What Does the Bible Have to Say about the Church?
Mention the church to a group of Christians and you are likely to get a mixed response. Some might say that, while they do love Jesus, they don’t love the church. Others might respond, “Of course we love the church.”
God has ordained the church, a fellowship of the flawed, to carry out his purpose and will in the world. When we consider the biblical teaching on the church, we realize the church is vitally important for growing in Christ. Like a branch that grows because of its connection to the tree, we thrive when we stay connected to the church.
To explore this issue, it is necessary to consider what the Bible says about the church.
The Church in the Bible: Old Testament Life and Worship
Before we can look at what the New Testament (NT) teaches about the church, we first need to see what the Old Testament (OT) says about life and worship.
God instructed Moses to build a tabernacle—a portable tent that represented the presence of God dwelling right in the middle of his people. The tabernacle and later the temple were the places where God ordained the sacrifices to be carried out and the festivals to be celebrated. The tabernacle and temple functioned as the central place of instruction and teaching about God and his will for Israel. From the tabernacle and temple, Israel sounded forth loud and joyful psalms of praise and worship to God.
The instructions for building the tabernacle required it to be at the center of Israel’s encampments. Later, Jerusalem, the site of the temple, was seen as representing the center of the land of Israel. The tabernacle and temple were not only to be viewed as the geographical center of Israel; they were also intended to be the spiritual center of Israel. Like spokes of a wheel that fan out from the hub, what occurred at these worship centers was to affect every aspect of Israelite life.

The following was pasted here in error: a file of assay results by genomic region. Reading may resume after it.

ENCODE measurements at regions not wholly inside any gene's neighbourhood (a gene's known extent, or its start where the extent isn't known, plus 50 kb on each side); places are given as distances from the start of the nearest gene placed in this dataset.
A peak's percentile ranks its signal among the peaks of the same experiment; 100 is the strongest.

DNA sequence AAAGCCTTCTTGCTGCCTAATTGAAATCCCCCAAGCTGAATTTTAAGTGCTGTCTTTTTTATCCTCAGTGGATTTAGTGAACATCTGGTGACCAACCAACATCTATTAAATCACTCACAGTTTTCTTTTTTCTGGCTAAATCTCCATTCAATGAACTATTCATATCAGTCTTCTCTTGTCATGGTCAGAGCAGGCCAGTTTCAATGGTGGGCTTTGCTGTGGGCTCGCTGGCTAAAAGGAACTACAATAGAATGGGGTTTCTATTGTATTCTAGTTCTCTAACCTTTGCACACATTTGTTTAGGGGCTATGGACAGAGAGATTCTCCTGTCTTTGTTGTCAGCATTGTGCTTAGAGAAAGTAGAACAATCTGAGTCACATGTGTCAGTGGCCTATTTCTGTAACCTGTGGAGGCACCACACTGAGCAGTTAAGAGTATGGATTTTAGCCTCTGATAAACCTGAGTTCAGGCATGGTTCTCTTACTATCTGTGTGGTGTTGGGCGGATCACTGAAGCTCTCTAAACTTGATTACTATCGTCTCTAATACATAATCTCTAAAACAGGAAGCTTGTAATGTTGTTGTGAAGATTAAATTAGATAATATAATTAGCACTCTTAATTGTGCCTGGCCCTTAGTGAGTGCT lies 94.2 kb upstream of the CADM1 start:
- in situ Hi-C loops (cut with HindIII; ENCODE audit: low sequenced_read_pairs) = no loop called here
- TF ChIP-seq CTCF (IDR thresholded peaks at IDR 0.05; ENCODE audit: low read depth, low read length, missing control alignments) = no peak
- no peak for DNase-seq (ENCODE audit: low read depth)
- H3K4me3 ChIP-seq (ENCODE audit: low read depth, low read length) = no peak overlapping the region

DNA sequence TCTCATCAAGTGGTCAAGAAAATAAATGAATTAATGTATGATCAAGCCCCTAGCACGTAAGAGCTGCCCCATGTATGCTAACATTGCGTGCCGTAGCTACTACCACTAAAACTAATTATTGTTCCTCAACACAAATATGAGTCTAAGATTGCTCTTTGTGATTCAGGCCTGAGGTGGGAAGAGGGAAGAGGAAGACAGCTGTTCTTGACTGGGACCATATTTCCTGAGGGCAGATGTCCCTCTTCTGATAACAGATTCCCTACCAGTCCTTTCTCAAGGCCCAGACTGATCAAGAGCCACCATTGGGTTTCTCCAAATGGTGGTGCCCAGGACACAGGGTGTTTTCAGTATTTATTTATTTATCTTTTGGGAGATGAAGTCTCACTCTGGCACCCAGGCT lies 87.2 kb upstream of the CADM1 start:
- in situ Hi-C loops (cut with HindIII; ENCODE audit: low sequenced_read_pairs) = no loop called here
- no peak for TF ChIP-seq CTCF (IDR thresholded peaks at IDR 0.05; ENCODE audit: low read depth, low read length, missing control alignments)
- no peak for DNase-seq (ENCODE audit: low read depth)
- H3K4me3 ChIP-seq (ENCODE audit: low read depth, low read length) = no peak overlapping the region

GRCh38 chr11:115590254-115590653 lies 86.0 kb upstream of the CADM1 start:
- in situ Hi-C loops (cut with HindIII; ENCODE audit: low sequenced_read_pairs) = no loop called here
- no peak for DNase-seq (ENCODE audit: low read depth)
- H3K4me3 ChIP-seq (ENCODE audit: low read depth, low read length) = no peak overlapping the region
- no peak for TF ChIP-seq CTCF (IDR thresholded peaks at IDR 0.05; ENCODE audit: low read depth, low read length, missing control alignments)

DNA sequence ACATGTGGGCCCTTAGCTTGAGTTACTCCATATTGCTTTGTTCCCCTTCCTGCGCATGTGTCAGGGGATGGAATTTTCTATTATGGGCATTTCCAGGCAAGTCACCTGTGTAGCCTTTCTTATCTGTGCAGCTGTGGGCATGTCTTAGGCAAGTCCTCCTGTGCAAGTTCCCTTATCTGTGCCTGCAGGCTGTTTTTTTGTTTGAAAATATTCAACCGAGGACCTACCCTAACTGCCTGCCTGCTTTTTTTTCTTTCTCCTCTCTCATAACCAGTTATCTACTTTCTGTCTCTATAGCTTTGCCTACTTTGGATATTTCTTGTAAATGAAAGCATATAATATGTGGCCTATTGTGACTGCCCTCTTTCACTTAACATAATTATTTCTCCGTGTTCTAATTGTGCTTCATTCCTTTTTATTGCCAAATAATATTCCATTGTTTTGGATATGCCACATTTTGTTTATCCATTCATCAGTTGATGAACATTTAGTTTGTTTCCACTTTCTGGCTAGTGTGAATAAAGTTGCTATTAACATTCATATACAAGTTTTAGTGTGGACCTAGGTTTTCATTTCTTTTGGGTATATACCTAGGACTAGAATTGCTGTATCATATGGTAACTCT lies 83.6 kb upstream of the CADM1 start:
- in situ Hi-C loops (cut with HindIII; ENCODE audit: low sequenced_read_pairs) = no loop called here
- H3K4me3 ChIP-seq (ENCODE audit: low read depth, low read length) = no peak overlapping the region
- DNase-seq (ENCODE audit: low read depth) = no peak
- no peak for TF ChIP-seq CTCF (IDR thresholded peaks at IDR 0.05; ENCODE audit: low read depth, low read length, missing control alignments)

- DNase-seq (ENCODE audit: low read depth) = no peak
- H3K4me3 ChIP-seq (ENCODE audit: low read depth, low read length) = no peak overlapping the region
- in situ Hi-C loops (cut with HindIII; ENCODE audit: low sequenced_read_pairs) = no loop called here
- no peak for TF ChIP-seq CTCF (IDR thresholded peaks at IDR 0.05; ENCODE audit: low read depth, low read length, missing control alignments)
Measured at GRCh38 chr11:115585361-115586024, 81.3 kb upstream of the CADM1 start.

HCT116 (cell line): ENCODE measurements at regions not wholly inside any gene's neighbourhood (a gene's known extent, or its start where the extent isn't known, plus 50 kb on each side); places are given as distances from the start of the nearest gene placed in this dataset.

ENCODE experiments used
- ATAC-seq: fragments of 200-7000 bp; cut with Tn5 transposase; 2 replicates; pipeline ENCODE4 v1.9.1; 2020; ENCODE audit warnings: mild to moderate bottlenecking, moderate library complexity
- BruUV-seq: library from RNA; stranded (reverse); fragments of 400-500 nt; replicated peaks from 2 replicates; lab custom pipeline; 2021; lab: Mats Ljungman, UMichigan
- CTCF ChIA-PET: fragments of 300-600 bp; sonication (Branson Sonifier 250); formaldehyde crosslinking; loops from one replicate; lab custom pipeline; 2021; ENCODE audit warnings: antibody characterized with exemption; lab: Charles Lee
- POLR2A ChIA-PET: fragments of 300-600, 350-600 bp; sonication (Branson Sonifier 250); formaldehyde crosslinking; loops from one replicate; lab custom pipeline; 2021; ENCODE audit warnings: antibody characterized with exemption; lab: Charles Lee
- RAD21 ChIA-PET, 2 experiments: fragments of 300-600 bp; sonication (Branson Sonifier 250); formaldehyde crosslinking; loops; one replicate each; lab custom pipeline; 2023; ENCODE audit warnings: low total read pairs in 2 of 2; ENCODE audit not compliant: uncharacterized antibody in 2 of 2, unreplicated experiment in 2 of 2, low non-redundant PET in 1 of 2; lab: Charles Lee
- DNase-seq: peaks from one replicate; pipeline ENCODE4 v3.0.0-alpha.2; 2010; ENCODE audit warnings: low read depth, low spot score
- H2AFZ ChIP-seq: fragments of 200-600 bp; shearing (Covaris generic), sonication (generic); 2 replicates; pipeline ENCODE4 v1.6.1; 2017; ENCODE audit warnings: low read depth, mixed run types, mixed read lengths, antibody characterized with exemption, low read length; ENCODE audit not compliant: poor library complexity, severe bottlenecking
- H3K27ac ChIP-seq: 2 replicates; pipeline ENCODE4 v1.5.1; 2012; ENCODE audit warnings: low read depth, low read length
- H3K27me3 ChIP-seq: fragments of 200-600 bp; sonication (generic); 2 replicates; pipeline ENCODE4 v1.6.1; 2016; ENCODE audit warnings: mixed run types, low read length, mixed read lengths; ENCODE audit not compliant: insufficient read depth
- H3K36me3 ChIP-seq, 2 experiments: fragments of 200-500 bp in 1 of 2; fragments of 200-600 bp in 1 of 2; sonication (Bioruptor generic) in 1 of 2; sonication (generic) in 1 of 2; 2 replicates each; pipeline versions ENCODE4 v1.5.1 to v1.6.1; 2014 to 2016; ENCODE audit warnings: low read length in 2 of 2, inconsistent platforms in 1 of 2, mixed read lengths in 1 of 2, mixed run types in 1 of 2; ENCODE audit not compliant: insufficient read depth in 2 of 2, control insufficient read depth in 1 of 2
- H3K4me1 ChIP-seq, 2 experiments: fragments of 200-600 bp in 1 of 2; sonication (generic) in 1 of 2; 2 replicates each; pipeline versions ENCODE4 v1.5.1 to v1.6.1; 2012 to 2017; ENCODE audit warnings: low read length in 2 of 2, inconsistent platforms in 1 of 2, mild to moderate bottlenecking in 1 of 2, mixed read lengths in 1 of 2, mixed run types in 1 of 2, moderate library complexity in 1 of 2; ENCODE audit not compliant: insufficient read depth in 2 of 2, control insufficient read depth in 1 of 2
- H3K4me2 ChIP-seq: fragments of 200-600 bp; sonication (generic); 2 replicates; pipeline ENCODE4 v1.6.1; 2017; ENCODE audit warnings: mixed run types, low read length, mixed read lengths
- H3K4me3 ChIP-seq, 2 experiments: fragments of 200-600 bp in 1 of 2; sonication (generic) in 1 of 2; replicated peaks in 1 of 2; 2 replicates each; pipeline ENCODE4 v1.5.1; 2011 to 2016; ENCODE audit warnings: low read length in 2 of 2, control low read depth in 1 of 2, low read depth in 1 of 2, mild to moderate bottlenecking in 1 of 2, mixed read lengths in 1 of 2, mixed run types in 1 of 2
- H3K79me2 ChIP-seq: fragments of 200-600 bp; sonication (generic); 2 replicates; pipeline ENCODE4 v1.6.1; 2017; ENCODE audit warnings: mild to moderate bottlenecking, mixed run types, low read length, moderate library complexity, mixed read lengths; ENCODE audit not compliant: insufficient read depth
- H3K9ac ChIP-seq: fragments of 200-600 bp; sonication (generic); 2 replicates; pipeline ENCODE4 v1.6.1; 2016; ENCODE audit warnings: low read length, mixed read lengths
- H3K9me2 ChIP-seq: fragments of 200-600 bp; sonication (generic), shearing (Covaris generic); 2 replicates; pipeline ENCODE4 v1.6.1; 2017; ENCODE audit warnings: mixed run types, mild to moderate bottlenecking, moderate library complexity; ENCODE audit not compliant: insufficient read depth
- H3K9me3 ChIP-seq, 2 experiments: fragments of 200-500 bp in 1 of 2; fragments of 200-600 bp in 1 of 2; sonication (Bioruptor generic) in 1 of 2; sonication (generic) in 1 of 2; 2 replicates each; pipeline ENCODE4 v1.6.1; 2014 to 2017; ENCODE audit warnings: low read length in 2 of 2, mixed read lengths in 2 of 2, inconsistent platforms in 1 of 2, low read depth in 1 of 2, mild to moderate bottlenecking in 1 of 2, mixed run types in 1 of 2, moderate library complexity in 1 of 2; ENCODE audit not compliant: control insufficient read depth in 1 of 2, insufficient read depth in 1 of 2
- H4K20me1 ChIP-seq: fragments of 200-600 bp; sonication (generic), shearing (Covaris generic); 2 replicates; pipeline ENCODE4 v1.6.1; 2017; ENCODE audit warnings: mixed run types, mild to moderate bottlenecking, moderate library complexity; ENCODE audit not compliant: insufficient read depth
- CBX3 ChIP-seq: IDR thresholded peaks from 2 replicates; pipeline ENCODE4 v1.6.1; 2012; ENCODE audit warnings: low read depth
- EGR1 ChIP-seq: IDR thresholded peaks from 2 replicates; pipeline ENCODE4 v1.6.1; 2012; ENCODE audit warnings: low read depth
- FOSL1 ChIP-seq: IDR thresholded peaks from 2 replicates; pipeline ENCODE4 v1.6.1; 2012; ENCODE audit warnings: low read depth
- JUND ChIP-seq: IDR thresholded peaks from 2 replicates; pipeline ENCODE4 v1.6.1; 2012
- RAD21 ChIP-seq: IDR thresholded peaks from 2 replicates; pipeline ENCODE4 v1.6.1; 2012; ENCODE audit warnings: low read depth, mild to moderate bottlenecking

The Church in the Bible: Christ and the Gospels
The church did not officially come into existence until the day of Pentecost, after Jesus had died and had risen. However, even in the Gospels we learn many things from Christ concerning the church. Let’s review three.
First, we have Jesus’ declaration, “I will build my church, and the gates of hell shall not prevail against it” (Matt. 16:18). “Gates” likely represents the power of hell, which is no match whatsoever for Jesus.
Second, Jesus hands the church its mission statement and purpose for existence when he gives the disciples the Great Commission in Matthew 28:16–20. As the church goes out into the world, it is called to make disciples, carrying out the task of baptizing the new disciples and teaching them all that Christ has commanded. These activities must characterize every local church’s work and life.
The third thing we learn from Jesus concerning the church comes from his high-priestly prayer in John 17. At the end of the prayer, Jesus expresses to the Father, “I made known to them your name, and I will continue to make it known” (John 17:26). The NT frequently refers to the church as Christ’s body. We are literally the presence of Christ on earth. And the church’s mission is exactly the same as Christ’s mission: to proclaim God’s name.
The universal church of Christ’s body is visible and manifest in local congregations, or churches. These local churches are to be “incarnational.” They are to represent Christ, who was incarnated (that is, born as a human) and walked among us. The incarnational model of the church means that we live and behave with the full realization that we represent Christ to the world and to each other.
The Church in the Bible: The Book of Acts
Acts tells the story of the church, from its inception on the day of Pentecost in Acts 2, to ch. 28 with Paul at Rome. In between, the church experiences tragedies and triumphs, sorrows and joys. The book of Acts tells the story of the young church, persecuted but bold.
Two things stand out in the life of the early church. One concerns the power of the Holy Spirit. At the end of the Gospels we see apostles who were scared, even to the point of hiding. Then in the early chapters of Acts these same apostles boldly turn the world upside down.